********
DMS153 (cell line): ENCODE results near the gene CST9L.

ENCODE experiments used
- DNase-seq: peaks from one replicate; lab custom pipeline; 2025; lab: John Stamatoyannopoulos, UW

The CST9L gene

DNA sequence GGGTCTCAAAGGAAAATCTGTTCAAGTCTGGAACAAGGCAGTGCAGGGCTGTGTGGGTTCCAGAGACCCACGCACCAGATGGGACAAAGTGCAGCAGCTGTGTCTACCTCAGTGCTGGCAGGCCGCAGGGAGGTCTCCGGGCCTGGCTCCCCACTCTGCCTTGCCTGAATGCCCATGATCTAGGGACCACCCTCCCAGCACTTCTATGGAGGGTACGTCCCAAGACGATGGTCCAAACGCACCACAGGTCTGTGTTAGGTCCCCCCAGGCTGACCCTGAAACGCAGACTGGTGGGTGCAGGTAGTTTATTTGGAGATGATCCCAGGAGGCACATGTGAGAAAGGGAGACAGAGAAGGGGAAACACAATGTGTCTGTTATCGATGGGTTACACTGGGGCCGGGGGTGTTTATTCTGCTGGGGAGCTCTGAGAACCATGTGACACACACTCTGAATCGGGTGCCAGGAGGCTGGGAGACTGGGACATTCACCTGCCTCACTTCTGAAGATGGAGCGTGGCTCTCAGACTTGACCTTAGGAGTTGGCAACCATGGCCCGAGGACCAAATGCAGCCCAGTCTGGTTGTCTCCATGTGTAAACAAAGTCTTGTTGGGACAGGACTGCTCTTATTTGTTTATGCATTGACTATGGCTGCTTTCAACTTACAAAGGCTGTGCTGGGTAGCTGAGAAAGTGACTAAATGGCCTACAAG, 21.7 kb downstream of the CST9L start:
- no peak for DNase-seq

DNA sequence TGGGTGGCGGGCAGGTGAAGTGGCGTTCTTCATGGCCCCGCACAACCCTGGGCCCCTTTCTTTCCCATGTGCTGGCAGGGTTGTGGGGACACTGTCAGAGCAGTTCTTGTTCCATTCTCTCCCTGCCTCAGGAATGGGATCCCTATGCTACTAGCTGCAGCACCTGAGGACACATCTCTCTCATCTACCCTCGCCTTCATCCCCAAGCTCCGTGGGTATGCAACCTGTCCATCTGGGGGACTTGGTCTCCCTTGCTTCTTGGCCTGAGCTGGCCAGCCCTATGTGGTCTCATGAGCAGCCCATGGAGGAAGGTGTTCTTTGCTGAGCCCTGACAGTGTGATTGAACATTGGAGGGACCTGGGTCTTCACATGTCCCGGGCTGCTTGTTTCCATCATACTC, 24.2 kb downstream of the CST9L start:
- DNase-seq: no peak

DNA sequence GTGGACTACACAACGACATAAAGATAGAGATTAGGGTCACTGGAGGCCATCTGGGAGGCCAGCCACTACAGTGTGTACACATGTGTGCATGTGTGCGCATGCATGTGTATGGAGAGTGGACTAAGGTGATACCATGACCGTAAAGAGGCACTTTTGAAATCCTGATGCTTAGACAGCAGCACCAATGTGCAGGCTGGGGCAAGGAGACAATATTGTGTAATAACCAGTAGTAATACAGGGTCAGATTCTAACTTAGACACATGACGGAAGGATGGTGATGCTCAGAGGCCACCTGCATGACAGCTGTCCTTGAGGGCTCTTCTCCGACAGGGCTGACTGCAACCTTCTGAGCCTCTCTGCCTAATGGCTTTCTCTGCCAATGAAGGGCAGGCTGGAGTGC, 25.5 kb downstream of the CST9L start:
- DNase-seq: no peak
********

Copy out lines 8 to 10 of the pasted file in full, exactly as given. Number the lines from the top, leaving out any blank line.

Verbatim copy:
- DNase-seq: no peak

DNA sequence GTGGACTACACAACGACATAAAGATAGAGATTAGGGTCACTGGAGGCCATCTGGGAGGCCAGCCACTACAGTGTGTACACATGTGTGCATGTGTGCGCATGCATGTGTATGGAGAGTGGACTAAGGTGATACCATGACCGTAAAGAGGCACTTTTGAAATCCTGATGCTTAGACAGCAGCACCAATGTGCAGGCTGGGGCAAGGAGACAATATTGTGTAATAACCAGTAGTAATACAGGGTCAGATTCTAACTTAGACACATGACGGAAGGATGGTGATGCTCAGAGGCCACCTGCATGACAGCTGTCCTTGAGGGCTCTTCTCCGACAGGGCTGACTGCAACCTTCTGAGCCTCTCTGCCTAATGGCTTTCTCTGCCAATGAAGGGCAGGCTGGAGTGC, 25.5 kb downstream of the CST9L start:
- DNase-seq: no peak